Commonwealth puts forward long overdue Native Title reform
The Commonwealth Government has introduced the Native Title Legislation Amendment Bill 2019 to Parliament as a means to streamline the claims process, according to Attorney-General Christian Porter.
Currently before the House of Representatives, the Bill includes recommendations from Native Title claimant groups, the Council of Australian Governments (COAG) and the Australian Law Reform Commission (ALRC).
A major priority of the new Bill is to set straight the uncertainty around the 2017 Federal Court McGlade decision, which cast doubt over a vast number of Section 31 agreements.
Section 31 agreements are negotiated between industry and claimant groups to enable land access to industry.
The McGlade decision found that these agreements were only valid if signed by every single representative in a claimant group – not just a majority – even if every signature couldn’t be obtained due to a representative being deceased.
The Amendment Bill aims to establish a register for Section 31 agreements, validate all agreements affected by the McGlade decision and ensure future negotiations can be carried out on behalf of a claimant group majority.
The Western Australian McGowan Government has welcomed the amendments, with WA Minister for Aboriginal Affairs Ben Wyatt throwing his support behind the Bill.
“Native title is a constantly evolving area of Australian law as legal matters are tested in the courts, the Federal Native Title Act consequently needs amendment from time to time,” Minister Wyatt said.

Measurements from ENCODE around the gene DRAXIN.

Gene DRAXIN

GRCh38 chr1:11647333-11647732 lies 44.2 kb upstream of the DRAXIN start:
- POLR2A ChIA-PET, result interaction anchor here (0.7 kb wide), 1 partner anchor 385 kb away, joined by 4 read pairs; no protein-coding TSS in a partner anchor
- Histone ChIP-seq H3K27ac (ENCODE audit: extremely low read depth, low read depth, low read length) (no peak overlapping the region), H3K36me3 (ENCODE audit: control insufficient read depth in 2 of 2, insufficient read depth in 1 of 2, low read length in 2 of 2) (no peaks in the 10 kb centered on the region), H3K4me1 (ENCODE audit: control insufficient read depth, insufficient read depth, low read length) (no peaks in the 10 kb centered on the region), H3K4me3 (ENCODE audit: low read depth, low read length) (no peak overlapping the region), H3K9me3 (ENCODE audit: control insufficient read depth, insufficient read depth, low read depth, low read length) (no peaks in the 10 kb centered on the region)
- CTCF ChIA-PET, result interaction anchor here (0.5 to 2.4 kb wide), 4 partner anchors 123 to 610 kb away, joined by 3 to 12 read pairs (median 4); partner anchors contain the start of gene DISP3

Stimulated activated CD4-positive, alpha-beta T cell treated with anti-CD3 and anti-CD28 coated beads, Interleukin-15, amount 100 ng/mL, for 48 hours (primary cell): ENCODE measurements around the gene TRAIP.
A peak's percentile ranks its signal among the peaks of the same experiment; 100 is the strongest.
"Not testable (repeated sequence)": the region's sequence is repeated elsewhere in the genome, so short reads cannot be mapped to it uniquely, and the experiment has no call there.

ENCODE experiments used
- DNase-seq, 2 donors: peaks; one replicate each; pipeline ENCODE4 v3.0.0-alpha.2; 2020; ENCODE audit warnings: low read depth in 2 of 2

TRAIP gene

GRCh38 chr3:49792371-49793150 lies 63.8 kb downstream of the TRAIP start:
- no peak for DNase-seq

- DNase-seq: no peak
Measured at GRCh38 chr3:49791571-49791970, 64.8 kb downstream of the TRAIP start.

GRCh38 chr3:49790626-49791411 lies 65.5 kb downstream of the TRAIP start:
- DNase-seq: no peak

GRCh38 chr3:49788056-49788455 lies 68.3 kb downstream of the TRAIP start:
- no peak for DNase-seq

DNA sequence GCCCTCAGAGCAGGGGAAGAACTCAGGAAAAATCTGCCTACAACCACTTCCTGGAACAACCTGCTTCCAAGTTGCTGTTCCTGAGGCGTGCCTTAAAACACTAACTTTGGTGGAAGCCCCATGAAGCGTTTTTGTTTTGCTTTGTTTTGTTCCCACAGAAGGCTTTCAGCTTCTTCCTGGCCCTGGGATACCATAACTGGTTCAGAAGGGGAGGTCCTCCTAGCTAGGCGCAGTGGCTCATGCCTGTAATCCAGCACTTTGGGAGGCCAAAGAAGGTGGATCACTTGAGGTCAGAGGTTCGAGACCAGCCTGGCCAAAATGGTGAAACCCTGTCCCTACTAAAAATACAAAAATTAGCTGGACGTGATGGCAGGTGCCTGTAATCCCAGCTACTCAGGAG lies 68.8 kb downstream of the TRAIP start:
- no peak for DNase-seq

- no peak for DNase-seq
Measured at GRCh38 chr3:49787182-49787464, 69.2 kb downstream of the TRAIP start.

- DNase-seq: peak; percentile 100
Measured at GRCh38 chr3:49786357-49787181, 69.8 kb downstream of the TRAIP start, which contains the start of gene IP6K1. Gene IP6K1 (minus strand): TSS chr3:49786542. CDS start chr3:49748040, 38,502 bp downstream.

“The proposed amendments demonstrate the growing collaborative and bipartisan approach to Native Title reform in Australia and deserves the support of the Australian Parliament.”
Native Title claimant groups have also particularly advocated for a more efficient and flexible system.
A statement from the Attorney-General’s Office said the Bill will give claimants improved dispute resolution pathways, increased accountability and transparency for Registered Native Title Bodies Corporate (RNTBCs) and greater flexibility for RNTBCs to set their own internal processes.
“These amendments demonstrate the Australian Government’s commitment to delivering practical solutions that will ensure the Native Title system continues to meet the evolving needs of all stakeholders,” Attorney-General Porter said.
“The Bill also delivers the autonomy that claimant groups were seeking to be able to make independent decisions about access to their land, while also improving internal dispute resolution processes.”
Should the Bill pass Parliament, it will be the most significant changes to the Native Title Act 1993 since the Howard Government’s amendments after the Wik decision in 1998.
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